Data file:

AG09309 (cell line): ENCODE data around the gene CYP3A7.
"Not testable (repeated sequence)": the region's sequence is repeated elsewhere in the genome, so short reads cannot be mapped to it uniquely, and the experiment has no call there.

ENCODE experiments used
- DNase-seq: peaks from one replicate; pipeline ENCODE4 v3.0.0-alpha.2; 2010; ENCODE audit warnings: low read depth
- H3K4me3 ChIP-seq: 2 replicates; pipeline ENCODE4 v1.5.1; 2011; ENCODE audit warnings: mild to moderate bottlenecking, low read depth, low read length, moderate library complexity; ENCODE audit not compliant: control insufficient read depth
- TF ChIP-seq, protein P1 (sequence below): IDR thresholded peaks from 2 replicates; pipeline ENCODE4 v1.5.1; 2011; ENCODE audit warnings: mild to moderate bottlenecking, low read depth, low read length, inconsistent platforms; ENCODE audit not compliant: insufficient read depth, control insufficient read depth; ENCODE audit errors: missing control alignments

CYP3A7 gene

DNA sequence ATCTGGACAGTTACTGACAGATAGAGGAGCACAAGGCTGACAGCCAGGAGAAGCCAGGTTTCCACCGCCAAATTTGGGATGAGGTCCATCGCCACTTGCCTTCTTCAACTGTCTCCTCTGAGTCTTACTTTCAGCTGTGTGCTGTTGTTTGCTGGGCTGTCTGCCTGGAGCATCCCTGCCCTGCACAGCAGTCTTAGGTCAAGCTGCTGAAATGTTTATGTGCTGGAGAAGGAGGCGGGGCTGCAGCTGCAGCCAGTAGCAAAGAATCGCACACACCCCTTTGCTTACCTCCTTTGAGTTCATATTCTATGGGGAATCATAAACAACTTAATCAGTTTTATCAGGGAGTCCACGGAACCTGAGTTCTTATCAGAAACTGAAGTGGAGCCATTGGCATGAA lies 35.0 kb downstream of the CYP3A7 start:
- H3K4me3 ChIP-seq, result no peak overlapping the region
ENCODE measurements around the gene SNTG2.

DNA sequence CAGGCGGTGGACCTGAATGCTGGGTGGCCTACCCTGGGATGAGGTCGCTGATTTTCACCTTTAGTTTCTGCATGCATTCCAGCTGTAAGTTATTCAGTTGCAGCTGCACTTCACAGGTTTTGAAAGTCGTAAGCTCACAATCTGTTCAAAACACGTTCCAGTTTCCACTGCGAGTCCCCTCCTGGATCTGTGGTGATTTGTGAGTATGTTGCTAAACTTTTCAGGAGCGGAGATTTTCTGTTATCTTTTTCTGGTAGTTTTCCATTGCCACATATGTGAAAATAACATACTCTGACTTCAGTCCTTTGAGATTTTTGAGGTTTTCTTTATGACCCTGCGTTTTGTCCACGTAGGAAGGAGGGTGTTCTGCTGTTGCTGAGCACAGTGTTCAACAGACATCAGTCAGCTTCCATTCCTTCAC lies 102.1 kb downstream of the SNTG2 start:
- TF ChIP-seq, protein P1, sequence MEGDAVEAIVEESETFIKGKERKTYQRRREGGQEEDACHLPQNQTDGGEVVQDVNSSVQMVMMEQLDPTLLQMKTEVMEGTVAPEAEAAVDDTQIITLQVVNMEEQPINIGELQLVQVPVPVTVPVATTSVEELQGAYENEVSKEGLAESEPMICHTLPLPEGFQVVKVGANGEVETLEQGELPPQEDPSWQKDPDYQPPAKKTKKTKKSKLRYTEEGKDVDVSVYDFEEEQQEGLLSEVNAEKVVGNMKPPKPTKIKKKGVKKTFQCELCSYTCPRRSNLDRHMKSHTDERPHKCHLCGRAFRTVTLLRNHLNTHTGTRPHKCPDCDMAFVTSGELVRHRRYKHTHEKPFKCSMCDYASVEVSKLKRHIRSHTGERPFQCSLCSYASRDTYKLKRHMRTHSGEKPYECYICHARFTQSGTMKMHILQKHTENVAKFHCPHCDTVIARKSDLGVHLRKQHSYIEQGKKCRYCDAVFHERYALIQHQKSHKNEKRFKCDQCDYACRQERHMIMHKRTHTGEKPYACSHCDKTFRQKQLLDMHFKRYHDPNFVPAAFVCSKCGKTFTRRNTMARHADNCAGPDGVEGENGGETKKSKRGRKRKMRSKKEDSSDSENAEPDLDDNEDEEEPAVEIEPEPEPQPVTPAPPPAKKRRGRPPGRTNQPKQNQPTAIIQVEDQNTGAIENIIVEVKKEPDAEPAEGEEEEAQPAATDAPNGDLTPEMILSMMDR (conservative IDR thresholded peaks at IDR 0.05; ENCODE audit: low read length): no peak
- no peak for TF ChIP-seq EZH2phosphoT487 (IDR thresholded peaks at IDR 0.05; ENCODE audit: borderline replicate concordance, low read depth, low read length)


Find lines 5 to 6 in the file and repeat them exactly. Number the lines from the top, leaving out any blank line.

- H3K4me3 ChIP-seq: 2 replicates; pipeline ENCODE4 v1.5.1; 2011; ENCODE audit warnings: mild to moderate bottlenecking, low read depth, low read length, moderate library complexity; ENCODE audit not compliant: control insufficient read depth
- TF ChIP-seq, protein P1 (sequence below): IDR thresholded peaks from 2 replicates; pipeline ENCODE4 v1.5.1; 2011; ENCODE audit warnings: mild to moderate bottlenecking, low read depth, low read length, inconsistent platforms; ENCODE audit not compliant: insufficient read depth, control insufficient read depth; ENCODE audit errors: missing control alignments